ri Club International notes the recent media reports on the hunting of a lion in Zimbabwe.
Although we are still awaiting information on this subject, it is our current understanding that this lion was taken in accordance with Zimbabwe law.
Lion hunting and the hunting of other African wildlife, when carried out legally and sustainably, provide an important wildlife management and conservation tool to the range countries responsible for those animal populations.
“Independent scientists and conservationists, such as Oxford University and the International Union for the Conservation of Nature, support legal lion hunting as a component of conservation,” said SCI President-elect Steve Skold.
“Safari Club International (SCI) and its sister organization, the Safari Club International Foundation, are actively involved with efforts of the wildlife management authorities of the governments where lions occur, supporting their research and management programs to conserve lions,” Skold explained. “Lion hunting improves human tolerance of lions and provides critical support for government conservation programs.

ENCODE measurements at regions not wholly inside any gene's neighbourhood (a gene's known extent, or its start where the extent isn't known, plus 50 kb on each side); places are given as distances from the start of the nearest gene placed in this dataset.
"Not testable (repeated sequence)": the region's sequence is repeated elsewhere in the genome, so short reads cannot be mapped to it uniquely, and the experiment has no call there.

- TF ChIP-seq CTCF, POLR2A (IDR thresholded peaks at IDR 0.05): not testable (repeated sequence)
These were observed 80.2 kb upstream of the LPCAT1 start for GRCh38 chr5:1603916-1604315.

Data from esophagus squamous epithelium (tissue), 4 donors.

“The professional hunters and outfitters who arrange hunts for African wildlife serve as the most important front-line fighters in the battle against commercially motivated poaching of lions and other iconic wildlife. Wildlife conservation is about science and not emotion. As members of the hunting community, we care about the natural world and we put our money and our work into effective and scientifically supported conservation so that we and all who enjoy wildlife will be able to continue to do so far into the future,” Skold said.
The following links provide more information about the many ways SCI and SCI Foundation are involved in the conservation of lions, as well as other wildlife.
Please visit www.safariclubfoundation.org/conservation for more information on worldwide programs dedicated to wildlife conservation. Or, to access information specifically about African lions, visit: